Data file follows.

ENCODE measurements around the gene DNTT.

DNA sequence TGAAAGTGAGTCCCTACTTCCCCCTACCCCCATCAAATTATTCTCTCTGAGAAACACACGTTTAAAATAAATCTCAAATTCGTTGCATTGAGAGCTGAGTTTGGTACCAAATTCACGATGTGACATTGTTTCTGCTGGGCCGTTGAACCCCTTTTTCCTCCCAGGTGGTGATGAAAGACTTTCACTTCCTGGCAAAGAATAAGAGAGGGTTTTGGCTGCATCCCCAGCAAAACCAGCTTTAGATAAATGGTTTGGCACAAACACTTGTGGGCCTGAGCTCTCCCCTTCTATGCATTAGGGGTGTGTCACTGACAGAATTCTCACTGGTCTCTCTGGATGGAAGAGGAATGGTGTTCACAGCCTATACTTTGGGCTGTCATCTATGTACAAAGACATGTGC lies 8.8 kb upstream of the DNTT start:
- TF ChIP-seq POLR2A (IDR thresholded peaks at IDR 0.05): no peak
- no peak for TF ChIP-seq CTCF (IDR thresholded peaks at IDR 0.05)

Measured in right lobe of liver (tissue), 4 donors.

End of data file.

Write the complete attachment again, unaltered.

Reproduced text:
ENCODE measurements around the gene DNTT.

DNA sequence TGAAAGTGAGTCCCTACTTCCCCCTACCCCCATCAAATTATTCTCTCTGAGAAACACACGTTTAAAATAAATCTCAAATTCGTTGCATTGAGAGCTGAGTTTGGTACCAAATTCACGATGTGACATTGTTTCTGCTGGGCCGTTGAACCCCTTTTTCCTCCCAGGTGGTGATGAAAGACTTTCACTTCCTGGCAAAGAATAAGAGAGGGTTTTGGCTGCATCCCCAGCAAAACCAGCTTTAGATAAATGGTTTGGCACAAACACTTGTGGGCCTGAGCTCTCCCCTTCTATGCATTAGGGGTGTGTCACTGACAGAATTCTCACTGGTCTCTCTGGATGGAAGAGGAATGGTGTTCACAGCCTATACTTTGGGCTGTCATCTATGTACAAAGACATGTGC lies 8.8 kb upstream of the DNTT start:
- TF ChIP-seq POLR2A (IDR thresholded peaks at IDR 0.05): no peak
- no peak for TF ChIP-seq CTCF (IDR thresholded peaks at IDR 0.05)

Measured in right lobe of liver (tissue), 4 donors.